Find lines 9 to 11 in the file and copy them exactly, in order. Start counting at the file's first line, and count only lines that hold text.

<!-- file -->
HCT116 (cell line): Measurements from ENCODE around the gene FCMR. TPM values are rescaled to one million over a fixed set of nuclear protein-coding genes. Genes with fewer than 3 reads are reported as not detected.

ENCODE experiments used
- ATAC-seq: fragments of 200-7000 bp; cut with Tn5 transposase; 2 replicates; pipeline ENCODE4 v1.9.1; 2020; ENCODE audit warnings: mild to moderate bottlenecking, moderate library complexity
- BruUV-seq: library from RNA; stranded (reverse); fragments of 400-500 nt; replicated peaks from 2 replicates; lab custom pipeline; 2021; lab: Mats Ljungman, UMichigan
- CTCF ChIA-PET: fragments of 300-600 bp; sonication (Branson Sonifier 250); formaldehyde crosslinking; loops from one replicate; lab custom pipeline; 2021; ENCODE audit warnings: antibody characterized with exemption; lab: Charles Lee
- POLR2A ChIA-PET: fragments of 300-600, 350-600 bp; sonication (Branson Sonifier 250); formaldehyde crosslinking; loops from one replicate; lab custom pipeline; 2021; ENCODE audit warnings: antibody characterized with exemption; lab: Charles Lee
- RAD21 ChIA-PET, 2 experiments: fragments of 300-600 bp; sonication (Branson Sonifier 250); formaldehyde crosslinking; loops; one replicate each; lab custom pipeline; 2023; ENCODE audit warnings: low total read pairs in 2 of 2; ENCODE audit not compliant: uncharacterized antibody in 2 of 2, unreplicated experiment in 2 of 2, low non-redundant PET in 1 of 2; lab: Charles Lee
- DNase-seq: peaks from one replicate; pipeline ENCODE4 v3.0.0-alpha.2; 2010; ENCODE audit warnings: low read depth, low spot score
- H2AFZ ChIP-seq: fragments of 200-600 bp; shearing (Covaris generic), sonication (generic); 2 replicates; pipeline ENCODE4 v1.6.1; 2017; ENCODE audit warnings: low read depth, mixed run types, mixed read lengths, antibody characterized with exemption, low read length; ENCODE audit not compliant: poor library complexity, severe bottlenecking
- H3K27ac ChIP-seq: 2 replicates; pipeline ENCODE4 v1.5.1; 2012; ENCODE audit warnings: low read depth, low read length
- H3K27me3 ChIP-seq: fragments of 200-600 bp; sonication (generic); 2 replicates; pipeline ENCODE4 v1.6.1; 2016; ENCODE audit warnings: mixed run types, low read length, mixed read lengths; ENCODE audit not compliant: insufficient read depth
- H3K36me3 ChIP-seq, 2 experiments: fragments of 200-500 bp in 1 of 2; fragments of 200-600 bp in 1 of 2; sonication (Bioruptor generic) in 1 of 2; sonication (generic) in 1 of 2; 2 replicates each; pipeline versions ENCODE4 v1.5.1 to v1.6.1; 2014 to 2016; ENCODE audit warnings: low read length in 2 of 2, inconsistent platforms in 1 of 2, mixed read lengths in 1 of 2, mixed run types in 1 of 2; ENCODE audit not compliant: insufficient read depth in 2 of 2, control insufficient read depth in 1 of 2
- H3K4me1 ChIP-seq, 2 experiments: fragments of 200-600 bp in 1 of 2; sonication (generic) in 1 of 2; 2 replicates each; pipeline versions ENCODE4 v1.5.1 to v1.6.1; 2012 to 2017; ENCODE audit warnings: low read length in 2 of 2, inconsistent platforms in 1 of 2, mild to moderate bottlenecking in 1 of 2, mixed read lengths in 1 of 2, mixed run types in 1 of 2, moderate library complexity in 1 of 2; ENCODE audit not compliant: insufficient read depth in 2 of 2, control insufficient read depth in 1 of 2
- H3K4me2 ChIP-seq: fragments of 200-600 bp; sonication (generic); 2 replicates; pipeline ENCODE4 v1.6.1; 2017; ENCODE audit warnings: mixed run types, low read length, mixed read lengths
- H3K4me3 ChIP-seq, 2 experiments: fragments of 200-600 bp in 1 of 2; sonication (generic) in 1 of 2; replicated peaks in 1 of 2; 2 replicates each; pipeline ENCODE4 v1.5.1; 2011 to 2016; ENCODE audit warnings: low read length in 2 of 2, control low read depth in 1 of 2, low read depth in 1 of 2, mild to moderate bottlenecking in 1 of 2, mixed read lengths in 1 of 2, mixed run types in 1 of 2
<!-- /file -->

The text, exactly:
- H2AFZ ChIP-seq: fragments of 200-600 bp; shearing (Covaris generic), sonication (generic); 2 replicates; pipeline ENCODE4 v1.6.1; 2017; ENCODE audit warnings: low read depth, mixed run types, mixed read lengths, antibody characterized with exemption, low read length; ENCODE audit not compliant: poor library complexity, severe bottlenecking
- H3K27ac ChIP-seq: 2 replicates; pipeline ENCODE4 v1.5.1; 2012; ENCODE audit warnings: low read depth, low read length
- H3K27me3 ChIP-seq: fragments of 200-600 bp; sonication (generic); 2 replicates; pipeline ENCODE4 v1.6.1; 2016; ENCODE audit warnings: mixed run types, low read length, mixed read lengths; ENCODE audit not compliant: insufficient read depth